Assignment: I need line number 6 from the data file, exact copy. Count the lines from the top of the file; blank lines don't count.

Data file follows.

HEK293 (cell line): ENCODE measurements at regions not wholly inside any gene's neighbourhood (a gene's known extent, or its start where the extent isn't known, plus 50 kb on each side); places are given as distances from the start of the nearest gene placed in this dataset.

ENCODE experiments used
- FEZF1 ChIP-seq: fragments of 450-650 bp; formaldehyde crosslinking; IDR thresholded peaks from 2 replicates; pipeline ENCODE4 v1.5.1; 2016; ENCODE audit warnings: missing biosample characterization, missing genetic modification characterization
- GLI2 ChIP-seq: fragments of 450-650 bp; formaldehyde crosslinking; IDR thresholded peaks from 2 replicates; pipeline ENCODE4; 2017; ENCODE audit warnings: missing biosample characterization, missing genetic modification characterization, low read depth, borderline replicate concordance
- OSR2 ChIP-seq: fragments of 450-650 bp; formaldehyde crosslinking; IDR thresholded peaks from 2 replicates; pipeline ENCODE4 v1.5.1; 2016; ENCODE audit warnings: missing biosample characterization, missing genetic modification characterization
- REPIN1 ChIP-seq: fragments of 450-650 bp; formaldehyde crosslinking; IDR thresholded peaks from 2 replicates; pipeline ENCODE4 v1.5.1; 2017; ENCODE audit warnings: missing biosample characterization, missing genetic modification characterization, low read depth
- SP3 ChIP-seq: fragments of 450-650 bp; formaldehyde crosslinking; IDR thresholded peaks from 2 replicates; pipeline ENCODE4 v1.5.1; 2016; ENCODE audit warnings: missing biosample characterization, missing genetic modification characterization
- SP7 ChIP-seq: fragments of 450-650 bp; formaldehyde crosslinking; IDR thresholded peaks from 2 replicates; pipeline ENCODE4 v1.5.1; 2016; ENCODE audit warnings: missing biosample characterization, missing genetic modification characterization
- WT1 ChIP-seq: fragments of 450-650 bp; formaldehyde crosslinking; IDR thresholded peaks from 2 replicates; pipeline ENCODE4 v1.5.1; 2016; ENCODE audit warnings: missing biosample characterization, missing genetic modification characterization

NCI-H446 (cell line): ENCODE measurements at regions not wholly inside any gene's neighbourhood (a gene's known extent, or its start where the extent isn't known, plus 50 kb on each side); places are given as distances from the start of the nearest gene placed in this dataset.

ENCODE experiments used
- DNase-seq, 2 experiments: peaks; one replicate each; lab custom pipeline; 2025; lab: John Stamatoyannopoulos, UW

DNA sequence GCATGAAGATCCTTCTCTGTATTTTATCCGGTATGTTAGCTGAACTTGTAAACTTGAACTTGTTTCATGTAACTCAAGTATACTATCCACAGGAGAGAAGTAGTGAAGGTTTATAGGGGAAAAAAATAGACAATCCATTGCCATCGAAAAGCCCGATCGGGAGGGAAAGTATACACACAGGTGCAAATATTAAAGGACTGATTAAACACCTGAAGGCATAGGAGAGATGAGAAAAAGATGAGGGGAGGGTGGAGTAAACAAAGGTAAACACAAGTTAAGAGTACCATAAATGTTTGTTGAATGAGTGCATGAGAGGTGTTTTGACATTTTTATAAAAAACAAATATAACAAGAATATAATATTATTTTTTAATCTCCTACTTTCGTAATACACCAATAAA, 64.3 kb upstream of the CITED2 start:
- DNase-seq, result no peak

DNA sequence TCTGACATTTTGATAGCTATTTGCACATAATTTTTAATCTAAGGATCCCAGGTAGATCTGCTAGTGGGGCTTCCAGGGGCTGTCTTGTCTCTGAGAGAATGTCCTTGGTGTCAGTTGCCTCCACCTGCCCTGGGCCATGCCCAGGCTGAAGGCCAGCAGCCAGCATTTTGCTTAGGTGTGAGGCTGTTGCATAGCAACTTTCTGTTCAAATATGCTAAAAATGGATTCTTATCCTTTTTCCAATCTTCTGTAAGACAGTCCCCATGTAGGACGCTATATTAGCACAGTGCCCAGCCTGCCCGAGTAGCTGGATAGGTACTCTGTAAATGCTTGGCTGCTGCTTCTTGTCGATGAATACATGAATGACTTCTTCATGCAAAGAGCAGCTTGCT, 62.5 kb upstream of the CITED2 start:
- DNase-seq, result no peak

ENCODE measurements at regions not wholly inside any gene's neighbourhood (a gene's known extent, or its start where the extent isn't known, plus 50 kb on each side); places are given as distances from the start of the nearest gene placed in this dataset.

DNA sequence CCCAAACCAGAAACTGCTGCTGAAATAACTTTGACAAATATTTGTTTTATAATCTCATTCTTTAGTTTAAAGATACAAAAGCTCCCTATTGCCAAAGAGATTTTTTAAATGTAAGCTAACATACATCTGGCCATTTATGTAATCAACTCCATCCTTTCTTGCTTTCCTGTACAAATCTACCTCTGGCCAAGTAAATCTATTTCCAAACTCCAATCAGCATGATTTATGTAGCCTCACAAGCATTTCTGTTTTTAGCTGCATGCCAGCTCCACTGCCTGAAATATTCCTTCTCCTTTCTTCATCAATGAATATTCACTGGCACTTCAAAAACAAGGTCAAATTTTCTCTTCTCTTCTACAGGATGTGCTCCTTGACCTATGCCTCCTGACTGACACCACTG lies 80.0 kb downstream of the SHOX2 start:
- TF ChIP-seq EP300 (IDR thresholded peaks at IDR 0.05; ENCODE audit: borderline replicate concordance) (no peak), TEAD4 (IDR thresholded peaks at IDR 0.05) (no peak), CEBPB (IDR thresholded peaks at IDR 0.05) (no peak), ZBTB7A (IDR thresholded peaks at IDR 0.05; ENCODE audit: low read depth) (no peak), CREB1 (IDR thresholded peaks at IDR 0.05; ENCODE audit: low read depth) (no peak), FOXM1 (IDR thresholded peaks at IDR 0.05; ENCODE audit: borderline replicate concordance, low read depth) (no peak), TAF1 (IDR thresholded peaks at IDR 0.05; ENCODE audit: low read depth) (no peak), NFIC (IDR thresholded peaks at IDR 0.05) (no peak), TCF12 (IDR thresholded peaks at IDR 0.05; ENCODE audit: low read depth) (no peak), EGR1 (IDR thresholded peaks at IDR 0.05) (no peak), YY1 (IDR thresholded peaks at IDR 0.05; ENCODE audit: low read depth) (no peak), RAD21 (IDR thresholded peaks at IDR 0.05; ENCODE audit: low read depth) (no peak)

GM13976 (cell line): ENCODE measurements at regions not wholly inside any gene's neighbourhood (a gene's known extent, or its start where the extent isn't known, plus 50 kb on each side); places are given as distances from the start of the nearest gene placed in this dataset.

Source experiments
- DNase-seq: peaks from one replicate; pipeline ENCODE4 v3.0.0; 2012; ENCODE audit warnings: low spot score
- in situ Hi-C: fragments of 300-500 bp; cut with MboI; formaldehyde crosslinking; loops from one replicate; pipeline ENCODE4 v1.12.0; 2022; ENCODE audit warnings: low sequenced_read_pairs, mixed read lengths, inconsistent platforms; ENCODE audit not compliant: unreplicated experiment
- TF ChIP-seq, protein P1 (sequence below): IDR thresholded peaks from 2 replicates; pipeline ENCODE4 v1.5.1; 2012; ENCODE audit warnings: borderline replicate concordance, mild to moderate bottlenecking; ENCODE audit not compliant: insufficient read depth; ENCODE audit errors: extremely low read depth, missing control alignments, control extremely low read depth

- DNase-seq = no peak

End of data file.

- REPIN1 ChIP-seq: fragments of 450-650 bp; formaldehyde crosslinking; IDR thresholded peaks from 2 replicates; pipeline ENCODE4 v1.5.1; 2017; ENCODE audit warnings: missing biosample characterization, missing genetic modification characterization, low read depth